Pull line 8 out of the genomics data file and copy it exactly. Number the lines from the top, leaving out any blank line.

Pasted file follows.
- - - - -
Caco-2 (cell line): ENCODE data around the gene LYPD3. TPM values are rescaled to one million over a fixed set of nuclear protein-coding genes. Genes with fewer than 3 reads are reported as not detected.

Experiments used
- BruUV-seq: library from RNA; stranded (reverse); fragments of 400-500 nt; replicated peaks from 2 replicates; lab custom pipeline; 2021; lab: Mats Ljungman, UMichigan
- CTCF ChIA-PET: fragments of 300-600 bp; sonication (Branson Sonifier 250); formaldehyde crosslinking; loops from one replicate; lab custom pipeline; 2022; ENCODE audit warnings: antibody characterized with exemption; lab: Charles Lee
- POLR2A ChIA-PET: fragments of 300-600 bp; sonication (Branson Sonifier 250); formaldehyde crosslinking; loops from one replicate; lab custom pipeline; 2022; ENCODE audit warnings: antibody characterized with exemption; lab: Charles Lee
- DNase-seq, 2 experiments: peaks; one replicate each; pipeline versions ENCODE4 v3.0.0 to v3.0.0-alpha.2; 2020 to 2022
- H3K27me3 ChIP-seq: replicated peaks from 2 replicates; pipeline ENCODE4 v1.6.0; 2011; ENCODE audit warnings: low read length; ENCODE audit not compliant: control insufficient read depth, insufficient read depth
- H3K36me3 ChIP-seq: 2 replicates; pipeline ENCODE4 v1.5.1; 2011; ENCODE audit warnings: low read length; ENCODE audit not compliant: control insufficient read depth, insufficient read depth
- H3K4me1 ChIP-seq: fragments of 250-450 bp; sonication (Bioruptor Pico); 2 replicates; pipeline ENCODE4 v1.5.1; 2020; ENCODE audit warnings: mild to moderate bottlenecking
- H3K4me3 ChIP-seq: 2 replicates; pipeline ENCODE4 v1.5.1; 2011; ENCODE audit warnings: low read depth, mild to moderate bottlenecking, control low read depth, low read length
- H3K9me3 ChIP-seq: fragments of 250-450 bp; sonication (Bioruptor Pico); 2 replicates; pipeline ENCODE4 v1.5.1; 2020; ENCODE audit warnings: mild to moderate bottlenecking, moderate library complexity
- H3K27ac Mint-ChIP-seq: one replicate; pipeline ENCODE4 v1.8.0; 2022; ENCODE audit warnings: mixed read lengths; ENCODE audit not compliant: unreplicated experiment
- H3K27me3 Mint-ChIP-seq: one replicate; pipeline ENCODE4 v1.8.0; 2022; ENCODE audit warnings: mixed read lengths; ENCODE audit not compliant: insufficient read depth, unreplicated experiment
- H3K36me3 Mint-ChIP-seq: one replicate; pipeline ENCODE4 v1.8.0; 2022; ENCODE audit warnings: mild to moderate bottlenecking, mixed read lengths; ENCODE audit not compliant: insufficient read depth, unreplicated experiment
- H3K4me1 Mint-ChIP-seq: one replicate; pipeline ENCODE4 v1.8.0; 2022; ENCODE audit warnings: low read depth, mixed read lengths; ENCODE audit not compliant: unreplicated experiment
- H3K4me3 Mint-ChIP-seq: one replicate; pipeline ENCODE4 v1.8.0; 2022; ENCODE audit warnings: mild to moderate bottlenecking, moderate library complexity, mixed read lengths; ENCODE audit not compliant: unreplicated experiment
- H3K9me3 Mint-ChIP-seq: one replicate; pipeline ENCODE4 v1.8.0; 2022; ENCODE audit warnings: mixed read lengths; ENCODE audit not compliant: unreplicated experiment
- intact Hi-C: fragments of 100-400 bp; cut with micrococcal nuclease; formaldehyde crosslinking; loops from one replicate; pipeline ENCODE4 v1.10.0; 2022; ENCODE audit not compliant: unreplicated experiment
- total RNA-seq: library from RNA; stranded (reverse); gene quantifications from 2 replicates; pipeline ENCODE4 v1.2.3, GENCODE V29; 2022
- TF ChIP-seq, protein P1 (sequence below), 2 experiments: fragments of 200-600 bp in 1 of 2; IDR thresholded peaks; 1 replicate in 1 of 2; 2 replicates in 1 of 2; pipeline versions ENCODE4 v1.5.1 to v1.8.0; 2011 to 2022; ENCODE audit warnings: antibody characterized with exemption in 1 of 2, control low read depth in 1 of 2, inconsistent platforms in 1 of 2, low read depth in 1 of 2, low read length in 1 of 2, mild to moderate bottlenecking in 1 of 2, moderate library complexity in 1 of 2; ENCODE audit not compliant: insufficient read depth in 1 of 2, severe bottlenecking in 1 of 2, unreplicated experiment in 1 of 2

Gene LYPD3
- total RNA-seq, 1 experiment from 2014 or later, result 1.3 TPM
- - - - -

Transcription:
- H3K36me3 ChIP-seq: 2 replicates; pipeline ENCODE4 v1.5.1; 2011; ENCODE audit warnings: low read length; ENCODE audit not compliant: control insufficient read depth, insufficient read depth